The Baseball Project – 3rd

What I Think of When I Think of This Artist (part 3)

This project just keeps evolving and I think that’s great, right up until the day we have Bernie Williams and Peter Gammons guesting on guitar. For now, it’s just the organist for the Boston Red Sox and the more permanent and very welcome addition of REM bassist Mike Mills. I don’t know how much longer they can keep doing this, but baseball is a pretty deep mine and the band is bursting with talented songwriters. I saw them live after McCaughey recovered from his stroke and it was heartwarming to see him back in action, clearly having a good time (and also to witness Buck’s obvious concern for his friend, keeping a watchful eye on him the entire show).

What I Think of This Album

As usual, the album is mostly focused on heroes, villains, the overlooked, and the ridiculous. By now you are familiar with the allegiances and it informs the songs – you can appreciate Scott McCaughey’s loyalty when listening to “They Are the Oakland A’s” or Steve Wynn’s Yankee fandom in his touching “Monument Park.” And when they sing of box scores and baseball cards, you know they mean it.

This album is a bit more positive and lighthearted than the others. While there are still indictments of heels, such as “From Nails to Thumbtacks,” a survey of Lenny Dykstra’s ambitions and setbacks, and “13,” a dark polemic against Alex Rodriguez (which sounds a bit like “If You Believe in Cleveland,” from McCaughey’s Young Fresh Fellows), there is not nearly as much tragedy and sadness this time. Instead, “Hola America!” celebrates the bravery and sacrifices of Cuban players who escape to the US, and “The Day Dock Went Hunting Heads” memorializes Dock Ellis’s firing spree against the Reds’ batting order.

Mike Mills flashes his credentials – musical and fan – with his passionate, power-poppy plea “To the Veterans Committee” in advocacy of Dale Murphy. This is followed-up by the John Fogarty-quoting “Monument Park,” itself a request for Bernie Williams to be given due recognition. Hank Aaron and Babe Ruth gets their songs (the former’s much better than the latter’s), as does the flustered Pascual Perez (with Linda Pitmon taking lead vocal duty, both sounding and drumming like Moe Tucker) and poor Larry Yount, whose little-known story is the subject of a lovely, sympathetic folk ballad.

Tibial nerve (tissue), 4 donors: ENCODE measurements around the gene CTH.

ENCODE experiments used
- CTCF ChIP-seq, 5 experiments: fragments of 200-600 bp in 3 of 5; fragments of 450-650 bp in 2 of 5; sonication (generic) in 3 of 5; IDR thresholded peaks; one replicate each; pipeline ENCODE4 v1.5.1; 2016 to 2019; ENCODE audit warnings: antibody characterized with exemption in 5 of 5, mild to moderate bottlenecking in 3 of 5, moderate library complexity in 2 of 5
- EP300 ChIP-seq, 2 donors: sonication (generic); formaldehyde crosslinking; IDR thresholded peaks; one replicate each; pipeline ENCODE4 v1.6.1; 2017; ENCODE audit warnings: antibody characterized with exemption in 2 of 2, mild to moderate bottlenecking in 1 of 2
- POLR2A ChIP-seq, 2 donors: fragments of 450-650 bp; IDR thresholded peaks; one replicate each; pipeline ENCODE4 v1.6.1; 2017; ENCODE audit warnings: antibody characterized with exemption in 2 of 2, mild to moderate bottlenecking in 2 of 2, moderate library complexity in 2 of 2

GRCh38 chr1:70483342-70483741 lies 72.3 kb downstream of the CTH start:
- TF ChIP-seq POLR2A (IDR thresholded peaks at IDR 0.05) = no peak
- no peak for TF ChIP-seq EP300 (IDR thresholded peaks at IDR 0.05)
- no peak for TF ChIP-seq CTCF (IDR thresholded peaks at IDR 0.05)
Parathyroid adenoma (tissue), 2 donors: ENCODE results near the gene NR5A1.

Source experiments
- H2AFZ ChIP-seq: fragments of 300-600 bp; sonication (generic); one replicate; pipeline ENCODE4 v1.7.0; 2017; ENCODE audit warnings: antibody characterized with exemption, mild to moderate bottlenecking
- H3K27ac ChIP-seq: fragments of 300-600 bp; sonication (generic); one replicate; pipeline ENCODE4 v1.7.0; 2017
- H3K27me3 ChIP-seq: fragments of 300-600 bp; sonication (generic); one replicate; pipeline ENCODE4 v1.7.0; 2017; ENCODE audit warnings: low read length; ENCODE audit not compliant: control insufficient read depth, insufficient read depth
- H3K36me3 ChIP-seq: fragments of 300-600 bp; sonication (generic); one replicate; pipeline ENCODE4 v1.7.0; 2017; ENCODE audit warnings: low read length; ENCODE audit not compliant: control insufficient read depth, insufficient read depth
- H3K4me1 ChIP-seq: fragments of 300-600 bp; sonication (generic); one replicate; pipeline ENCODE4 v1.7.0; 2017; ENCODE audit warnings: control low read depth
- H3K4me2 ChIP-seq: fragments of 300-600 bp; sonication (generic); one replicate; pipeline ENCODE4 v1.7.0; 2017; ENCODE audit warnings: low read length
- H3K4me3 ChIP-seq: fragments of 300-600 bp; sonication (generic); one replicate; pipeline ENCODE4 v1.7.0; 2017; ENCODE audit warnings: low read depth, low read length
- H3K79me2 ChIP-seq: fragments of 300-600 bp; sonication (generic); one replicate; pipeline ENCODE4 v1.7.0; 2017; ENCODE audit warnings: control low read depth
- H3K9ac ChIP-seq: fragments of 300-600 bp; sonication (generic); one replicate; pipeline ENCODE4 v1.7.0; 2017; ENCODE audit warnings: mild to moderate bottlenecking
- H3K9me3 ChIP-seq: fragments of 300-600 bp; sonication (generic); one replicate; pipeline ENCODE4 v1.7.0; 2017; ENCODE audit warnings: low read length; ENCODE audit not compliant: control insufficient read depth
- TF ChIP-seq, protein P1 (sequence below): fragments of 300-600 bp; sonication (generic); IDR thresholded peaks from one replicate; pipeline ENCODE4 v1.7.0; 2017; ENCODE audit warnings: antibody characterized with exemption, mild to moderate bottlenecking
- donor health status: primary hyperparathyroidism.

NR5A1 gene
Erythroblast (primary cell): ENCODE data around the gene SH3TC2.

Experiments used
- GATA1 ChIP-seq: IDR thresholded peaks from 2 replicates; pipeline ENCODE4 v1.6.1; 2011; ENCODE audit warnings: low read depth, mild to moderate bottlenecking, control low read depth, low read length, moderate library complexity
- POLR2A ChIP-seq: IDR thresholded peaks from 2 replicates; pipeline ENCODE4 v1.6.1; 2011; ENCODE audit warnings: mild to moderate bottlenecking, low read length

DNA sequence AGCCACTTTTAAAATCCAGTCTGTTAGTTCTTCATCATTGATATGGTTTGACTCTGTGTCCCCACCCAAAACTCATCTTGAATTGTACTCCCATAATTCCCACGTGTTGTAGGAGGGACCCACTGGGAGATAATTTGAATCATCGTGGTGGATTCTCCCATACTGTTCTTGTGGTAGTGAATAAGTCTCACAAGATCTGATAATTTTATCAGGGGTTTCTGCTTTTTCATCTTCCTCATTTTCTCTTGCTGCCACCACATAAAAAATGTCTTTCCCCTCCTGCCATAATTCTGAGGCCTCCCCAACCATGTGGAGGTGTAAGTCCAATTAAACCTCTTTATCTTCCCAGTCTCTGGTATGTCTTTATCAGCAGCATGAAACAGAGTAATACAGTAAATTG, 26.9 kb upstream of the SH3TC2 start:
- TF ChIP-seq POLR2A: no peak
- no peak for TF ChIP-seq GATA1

At 18 songs, this is verging on double-album territory; in the band’s defense, while some songs could’ve been cut (the country “The Baseball Card Song” and icky “Extra Inning of Love,” as well as the silly Johnny Cash/Shel Silverstein parody “A Boy Named Cy”), this is another winning collection.

Some trivia – former Sugar bassist David Barbe did some of the recording, and Mitch Easter did some of the mixing.

The Best Thing About This Album

Mills takes the prize this time – the garagey “Veterans Committee” is pure fun, and slightly evocative of his vocal turn on REM’s memorable cover of “Superman.”

Release Date

March, 2014

The Cover Art

This is some weird cross of a Dali piece, a Pink Floyd album cover, and of course, baseball. The integration of the 3 in the art as the album title is obvious and probably unavoidable. But it still could have been done in a more appealing fashion.

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